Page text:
The first movement, Overture, starts like a powerful, sonata-like structure. But when the main material returns in the recapitulation it is in a more minor realm than before, and in attenuated form; we don't hear the original, major-key version until the very last bars. This lack of resolution creates a theatrical suspense, true to the movement title - a "promise of things to come." Surrounding the Romance is a lengthy, almost cantorial Recitative punctuated by the simplest of chords and which concludes with the cadential formula that ends almost every Baroque and Classical recitative. Is this ironic or devastatingly sincere? The sinister third-movement waltz, Shostakovich admitted to the writer Daniil Zhitomirsky,

"is a "valse macabre." And if it were compared to the classics, it should be compared to the Waltz from the Third Suite by Tchaikovsky."

Introduced by a brief, adagio pre-echo, the moodily "Russian" theme of the last movement variations builds toward a screaming climax, collapses down to a quiet, playful variation, and lands at last on an emphatic and final restatement of the introduction.


String Quartet No. 4, Op. 83 (1949)

Jewish Voices

It is clear from his music and his actions that Shostakovich was deeply concerned with the "Jewish question." He was a vociferous opponent of anti-Semitism, often, as we have seen, at his own peril. There were many Jews within his closest circle. One might even say that, in his own precarious situation, he identified with the Jews' ambivalent and insecure social state, and often in his work adopted a kind of crypto-Jewish musical "persona".

[It's] multifaceted and can appear to be happy while it is tragic. It's almost always laughter through tears. This quality of Jewish music is close to my ideas of what music should be. There also should be two layers in music. Jews were tormented for so long that they learned to hide their despair. They express despair in dance music. Shostakovich in Testimony

At times the Jewish influence is right on the surface, as in the Eighth Quartet or the Tenth Symphony. But it can also be felt in a more pervasive, if less obvious, way. The Thirteenth Symphony, for instance, is a setting of Yevtushenko's poem that was provoked by the 1941 massacre of Jews at Babi Yar (and contains the line "Now I seem to be a Jew"), but it bears no trace of a Yiddish accent. Rather, it is in the concept of "levels," of "despair in dance music" as articulated in the much quoted passage above, that we find Shostakovich adopting what has been described as a secret Jewish identity. It is a subtle stance, not immediately noticeable: ironic and self-deprecating, yet a little stern; part jester, part humble servant, part seer. It breathes an air of bleak, existential humor reminiscent of Beckett, or of Lear's Fool trapped in a gray, totalitarian world.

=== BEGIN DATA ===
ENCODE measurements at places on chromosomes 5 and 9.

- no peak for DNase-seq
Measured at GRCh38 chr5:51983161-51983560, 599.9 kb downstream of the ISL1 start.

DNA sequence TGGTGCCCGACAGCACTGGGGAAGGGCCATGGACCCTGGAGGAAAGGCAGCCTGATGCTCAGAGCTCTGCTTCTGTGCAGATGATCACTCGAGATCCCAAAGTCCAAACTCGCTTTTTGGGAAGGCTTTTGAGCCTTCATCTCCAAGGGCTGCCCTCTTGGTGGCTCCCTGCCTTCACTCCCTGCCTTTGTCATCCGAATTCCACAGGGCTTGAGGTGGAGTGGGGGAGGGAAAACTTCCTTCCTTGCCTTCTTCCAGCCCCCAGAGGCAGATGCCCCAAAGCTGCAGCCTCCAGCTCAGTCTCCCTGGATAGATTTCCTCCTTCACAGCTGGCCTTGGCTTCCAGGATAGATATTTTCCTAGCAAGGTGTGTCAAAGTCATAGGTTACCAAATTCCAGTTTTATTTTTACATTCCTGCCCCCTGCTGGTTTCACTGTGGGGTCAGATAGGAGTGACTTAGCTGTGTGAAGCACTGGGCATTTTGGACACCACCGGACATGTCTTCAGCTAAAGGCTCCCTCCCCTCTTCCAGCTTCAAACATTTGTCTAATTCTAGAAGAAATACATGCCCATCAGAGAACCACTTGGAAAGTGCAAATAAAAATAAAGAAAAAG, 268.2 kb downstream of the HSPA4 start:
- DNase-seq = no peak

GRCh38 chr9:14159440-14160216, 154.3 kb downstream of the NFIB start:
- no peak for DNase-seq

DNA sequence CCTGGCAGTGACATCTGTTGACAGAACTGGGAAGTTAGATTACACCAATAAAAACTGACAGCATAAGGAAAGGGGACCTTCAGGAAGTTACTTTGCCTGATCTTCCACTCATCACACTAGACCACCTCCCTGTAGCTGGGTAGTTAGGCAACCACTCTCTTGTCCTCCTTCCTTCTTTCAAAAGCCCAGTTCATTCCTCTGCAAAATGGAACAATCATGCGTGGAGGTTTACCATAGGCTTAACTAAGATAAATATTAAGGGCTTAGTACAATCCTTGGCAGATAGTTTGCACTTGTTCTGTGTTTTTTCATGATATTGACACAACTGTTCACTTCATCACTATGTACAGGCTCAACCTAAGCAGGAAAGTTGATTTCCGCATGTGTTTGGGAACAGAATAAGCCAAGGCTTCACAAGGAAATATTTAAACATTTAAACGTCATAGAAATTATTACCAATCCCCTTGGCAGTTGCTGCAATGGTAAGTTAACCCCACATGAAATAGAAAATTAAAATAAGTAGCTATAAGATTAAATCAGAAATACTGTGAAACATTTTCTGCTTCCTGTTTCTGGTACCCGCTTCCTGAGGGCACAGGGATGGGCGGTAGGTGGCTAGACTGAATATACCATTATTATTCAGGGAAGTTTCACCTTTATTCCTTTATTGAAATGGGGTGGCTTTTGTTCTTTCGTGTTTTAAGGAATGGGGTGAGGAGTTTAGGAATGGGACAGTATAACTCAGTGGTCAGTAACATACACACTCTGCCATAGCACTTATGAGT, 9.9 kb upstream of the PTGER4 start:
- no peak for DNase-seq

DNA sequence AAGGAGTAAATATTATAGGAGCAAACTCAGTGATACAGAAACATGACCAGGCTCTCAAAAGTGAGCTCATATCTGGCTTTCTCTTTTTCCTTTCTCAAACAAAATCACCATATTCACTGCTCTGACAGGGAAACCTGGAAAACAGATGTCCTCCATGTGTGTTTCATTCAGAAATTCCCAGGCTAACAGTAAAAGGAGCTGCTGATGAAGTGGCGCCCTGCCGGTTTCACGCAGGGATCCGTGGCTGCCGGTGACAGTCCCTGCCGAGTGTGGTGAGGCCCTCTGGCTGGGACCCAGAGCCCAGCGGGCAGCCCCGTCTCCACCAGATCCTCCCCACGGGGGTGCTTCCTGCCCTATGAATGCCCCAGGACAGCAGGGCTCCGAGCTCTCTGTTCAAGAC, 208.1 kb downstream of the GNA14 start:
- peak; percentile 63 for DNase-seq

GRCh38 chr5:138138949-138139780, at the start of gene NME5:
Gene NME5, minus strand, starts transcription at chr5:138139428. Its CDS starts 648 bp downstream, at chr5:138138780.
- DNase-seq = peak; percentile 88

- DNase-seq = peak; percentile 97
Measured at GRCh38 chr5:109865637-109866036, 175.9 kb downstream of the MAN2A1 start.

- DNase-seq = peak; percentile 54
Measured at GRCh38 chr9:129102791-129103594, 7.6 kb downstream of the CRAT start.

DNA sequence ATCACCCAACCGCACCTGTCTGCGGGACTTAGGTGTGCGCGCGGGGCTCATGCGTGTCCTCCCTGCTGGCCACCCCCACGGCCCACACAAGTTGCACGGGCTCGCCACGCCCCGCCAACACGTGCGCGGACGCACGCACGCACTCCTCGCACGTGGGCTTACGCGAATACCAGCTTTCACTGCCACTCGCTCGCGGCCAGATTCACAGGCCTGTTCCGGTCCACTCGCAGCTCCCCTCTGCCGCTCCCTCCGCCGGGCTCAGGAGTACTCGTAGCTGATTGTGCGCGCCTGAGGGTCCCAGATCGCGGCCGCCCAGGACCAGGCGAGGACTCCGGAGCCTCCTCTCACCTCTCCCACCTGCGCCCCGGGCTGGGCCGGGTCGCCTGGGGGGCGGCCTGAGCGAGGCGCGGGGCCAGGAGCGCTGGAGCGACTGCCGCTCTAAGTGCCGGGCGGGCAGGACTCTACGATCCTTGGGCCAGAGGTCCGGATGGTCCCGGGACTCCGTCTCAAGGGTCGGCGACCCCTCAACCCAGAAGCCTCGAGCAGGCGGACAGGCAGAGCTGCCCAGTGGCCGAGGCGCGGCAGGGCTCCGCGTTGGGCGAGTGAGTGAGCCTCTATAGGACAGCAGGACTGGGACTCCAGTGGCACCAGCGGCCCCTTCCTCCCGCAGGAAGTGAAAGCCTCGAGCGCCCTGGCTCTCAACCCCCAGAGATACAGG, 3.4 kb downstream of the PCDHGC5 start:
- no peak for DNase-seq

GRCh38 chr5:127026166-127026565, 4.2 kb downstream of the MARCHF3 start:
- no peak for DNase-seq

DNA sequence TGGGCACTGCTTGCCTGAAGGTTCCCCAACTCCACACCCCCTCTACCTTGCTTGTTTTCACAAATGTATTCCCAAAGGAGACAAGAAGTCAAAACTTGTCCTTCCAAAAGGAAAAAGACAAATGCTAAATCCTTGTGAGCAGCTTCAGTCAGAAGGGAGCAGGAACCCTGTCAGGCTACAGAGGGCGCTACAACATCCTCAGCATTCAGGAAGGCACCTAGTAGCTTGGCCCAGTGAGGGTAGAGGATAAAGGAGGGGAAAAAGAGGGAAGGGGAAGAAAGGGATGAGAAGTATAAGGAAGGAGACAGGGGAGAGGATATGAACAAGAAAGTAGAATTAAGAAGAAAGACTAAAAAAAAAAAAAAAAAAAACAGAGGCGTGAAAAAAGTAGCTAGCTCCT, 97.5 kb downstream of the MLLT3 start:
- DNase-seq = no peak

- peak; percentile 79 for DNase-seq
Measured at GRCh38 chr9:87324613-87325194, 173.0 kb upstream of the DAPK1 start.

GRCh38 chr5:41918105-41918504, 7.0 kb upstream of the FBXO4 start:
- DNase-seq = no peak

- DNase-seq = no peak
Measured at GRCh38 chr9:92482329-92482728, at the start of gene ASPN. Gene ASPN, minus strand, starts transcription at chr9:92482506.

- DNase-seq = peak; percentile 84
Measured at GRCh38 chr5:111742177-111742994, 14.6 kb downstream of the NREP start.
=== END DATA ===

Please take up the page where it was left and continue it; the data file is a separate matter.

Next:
Eugene Drucker: If you explore the different levels on which his music functions, you find a very sophisticated use of attitude and stance, which I think is a modern phenomenon.

The dynamic tension between levels of meaning generates a kind of inner expressive pressure and creates the heightened emotional significance and sense of passionate contemplation that are the music's hallmarks. This is central to appreciating the music's multi-layered and often subversive subtext.


On the Fourth Quartet:

Both these modes of Jewish meaning are at work in the Fourth Quartet. Though not as explicitly Jewish as the Piano Trio or the song cycle From Jewish Folk Poetry, it is colored by folk-like, vaguely Middle Eastern melody, rhythm and texture. Wailing tunes and penetrating drones begin the extraordinary first movement, not built around the Western classical dialectics of conflict and resolution, but proceeding in a more "Eastern", unbroken, monothematic, rising-and-falling, shape. The second movement, a "Romanza", unfolds in like fashion, beginning in wistful sadness, spiralling upward in one long, unbroken violin melody to an anguished climax, then winding back down to quiet tragedy.

The third movement, a (literally) muted scherzo shot through with menace as well as humor, is joined to the fourth and last by a viola incantation. This finale weaves Klezmer-ish tunes, drones, and dance rhythms into a gradually rising and thickening swirl of events. Its climax, like those of the previous movements, winds slowly back to a quiet that is deepened by the struggle preceding it. But this time it winds all the way down, to a stasis that, for Shostakovich, could only be death itself.